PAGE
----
The most self-serving benefit that we see to our company is the reduction in the time required for our technicians to add water to the batteries, where we have preventative maintenance contracts. By reducing the time required for water additions, it increases the overall profit of a contract.
Why the difference in acceptance or usage between the US and the EU market? Battery gas recombiners have been utilised in Europe since at least 1971, when they were first offered by Hoppecke for usage in their cells. As best we can learn, they were the first to introduce them for commercial usage in Europe. Today there are three major manufacturers of these devices in Europe. Between them, they provide their recombiners to a number (if not all) of the battery manufacturers in Europe, as well as resellers here in the Americas.
Recombiners did not find their way into the Americas until Hoppecke began to offer their batteries here in the US, and their recombiners were an option they offered for those batteries. The oldest paper I could find on recombiners that was published here in the US, was presented at the Battcon 2008 conference. The title of that paper was “Hydrogen Gas Management for Flooded Lead-Acid Batteries” and was presented by Carey O’Donnell of Mesa Technical Associates and Michael Schiemann of Hoppecke.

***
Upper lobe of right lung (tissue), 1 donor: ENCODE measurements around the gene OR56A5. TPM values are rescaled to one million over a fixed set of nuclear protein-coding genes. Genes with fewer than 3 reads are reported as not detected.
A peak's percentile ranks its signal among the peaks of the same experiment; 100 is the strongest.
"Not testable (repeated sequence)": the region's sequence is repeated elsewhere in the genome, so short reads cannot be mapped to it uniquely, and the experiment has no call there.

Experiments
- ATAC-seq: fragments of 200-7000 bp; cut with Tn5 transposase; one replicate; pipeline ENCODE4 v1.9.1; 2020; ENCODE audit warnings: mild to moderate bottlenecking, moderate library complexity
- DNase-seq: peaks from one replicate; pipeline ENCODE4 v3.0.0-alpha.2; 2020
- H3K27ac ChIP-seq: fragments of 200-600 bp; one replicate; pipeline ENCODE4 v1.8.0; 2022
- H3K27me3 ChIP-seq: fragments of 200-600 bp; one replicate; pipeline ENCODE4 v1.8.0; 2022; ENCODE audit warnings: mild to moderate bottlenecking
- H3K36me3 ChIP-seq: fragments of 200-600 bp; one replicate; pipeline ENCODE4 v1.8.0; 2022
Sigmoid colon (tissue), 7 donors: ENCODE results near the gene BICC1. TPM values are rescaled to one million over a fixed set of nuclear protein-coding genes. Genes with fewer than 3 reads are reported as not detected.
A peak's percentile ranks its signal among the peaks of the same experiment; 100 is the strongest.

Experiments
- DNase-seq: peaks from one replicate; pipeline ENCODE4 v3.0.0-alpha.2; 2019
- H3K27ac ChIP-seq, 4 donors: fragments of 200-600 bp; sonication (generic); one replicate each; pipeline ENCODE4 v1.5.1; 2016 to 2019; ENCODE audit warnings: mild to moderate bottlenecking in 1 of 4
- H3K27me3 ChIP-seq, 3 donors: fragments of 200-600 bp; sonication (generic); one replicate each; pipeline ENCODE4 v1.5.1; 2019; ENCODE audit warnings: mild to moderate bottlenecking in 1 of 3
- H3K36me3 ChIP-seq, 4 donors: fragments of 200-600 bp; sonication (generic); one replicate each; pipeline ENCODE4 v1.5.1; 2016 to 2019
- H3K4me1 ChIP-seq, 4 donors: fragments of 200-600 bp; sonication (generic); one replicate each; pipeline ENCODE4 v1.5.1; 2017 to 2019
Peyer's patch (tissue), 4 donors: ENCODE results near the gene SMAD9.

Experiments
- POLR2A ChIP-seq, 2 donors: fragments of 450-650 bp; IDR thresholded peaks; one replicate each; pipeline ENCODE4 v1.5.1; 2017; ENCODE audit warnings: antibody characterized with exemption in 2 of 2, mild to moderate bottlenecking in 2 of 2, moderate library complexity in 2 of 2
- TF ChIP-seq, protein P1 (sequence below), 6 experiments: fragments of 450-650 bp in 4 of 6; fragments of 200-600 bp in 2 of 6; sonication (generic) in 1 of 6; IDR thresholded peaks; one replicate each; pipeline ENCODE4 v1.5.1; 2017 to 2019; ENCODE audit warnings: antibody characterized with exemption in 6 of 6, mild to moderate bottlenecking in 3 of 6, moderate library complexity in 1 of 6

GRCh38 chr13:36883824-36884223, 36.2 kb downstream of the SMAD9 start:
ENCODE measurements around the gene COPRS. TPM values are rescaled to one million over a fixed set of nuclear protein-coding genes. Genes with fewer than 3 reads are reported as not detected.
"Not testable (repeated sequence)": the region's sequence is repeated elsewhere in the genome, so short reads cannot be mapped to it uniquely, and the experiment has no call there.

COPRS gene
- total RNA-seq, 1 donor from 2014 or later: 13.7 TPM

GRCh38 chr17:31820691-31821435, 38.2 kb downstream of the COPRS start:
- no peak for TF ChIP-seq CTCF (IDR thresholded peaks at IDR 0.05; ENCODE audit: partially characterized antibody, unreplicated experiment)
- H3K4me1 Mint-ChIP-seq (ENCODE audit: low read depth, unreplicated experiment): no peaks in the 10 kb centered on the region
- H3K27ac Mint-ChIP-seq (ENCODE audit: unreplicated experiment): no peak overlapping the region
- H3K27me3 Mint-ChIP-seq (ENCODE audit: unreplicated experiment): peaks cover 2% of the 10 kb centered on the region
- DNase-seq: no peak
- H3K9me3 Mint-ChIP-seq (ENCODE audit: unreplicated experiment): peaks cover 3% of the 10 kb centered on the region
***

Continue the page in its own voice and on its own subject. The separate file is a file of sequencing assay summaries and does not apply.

To understand why recombiners have a much greater history in Europe than in the US, we need to understand that Europe’s primary battery design is a lead-selenium design, and in the US the primary design is lead-calcium.
Lead-calcium batteries have a lower float current requirement, and that requirement does not increase much over the life of the battery. Lead-selenium batteries require a little higher float current, and that requirement increases over time and can double near the end of its life.
This higher float current requirement results in a higher amount of gas being generated, which results in the need for more frequent water additions, as compared to a lead-calcium design.
By recombining most of the gasses back into water, these devices have proven to yield substantial savings in labour over the life of the batteries. Equally, if not more important, is the fact that by preventing most of the hydrogen and oxygen from escaping into the area around the batteries, they improve the safety of the system.
The value of the reduction of these gasses is verified by the UNE-EN IEC 62485-2 Safety Requirements for Secondary Batteries and Battery Installations, Part 2: Stationary Batteries, 7.2 Ventilation Requirements, note 2, which states that when recombiners are installed in the cells, as compared to standard vents, the ventilation required may be reduced by 50%. In addition, the newest revision of the IEEE StdP1635-2022/ ASHRAE Guideline 21-2022 IEEE/ASHRAE ‘Guide for the Ventilation and Thermal Management of Batteries for Stationary Applications’ (which is still in its balloting stage), now includes explanations regarding the benefits of using recombination vents in vented cells.